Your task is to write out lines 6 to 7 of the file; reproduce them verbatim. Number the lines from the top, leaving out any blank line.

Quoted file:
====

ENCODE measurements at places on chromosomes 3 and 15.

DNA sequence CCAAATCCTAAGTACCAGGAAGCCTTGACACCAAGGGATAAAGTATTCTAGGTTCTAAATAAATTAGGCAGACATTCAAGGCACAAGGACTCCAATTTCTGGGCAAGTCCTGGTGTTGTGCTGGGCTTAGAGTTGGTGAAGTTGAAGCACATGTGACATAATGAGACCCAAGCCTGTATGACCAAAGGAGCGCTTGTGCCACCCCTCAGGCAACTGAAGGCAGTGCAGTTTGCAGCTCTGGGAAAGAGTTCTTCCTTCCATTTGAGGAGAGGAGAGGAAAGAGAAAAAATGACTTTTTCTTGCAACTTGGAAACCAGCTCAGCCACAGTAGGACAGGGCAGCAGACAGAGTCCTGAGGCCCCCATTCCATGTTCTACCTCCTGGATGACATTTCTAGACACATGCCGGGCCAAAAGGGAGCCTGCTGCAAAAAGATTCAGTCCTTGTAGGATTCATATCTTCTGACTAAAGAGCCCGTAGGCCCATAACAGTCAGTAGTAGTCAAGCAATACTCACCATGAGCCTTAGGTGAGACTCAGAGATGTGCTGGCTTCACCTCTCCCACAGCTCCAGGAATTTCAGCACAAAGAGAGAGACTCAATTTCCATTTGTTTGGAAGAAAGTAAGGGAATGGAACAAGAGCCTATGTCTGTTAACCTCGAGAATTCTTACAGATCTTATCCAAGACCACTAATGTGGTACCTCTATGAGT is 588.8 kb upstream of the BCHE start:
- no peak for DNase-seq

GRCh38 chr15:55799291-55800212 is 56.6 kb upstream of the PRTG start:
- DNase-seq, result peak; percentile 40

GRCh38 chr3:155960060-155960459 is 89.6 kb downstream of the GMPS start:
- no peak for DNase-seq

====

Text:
GRCh38 chr3:155960060-155960459 is 89.6 kb downstream of the GMPS start:
- no peak for DNase-seq